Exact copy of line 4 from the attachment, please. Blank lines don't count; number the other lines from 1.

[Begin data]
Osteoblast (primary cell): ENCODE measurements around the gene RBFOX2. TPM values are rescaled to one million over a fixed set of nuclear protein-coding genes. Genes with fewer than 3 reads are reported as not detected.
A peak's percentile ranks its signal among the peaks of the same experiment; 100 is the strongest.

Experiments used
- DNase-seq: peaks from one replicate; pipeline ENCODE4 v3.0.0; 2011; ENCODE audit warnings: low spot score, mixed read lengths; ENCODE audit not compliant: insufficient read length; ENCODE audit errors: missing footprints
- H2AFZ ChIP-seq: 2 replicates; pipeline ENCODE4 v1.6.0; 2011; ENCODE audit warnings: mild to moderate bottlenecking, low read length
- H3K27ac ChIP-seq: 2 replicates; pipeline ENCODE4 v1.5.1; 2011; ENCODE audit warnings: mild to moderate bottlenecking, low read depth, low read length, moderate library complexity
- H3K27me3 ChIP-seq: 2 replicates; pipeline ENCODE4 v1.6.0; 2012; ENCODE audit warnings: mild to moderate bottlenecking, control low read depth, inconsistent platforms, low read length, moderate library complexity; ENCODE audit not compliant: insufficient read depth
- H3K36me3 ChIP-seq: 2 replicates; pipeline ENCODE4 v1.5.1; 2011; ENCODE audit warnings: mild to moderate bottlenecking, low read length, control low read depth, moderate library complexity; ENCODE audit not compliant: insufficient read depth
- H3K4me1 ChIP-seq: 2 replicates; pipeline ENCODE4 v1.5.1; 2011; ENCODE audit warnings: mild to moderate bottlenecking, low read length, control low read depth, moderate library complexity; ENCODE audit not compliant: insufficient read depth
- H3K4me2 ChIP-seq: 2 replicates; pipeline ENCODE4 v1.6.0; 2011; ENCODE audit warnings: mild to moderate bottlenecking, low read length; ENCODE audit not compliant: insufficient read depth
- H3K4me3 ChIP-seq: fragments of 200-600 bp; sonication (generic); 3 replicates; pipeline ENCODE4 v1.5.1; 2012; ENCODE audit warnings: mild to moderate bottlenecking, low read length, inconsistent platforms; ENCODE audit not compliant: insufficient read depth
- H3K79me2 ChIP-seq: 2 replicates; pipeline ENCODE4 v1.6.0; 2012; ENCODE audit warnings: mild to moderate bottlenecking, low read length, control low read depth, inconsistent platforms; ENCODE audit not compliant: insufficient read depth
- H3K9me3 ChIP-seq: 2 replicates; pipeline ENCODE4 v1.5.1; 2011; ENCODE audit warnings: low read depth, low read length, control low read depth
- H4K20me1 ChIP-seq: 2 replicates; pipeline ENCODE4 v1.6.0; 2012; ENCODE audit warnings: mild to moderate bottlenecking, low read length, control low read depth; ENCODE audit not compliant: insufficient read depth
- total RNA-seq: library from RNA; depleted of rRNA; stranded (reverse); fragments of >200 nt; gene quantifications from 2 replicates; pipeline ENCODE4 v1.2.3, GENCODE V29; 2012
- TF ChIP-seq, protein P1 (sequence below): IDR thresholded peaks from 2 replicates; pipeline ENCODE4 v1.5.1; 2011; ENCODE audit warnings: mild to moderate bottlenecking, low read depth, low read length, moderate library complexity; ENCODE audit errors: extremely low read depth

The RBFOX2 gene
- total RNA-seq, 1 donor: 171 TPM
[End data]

- DNase-seq: peaks from one replicate; pipeline ENCODE4 v3.0.0; 2011; ENCODE audit warnings: low spot score, mixed read lengths; ENCODE audit not compliant: insufficient read length; ENCODE audit errors: missing footprints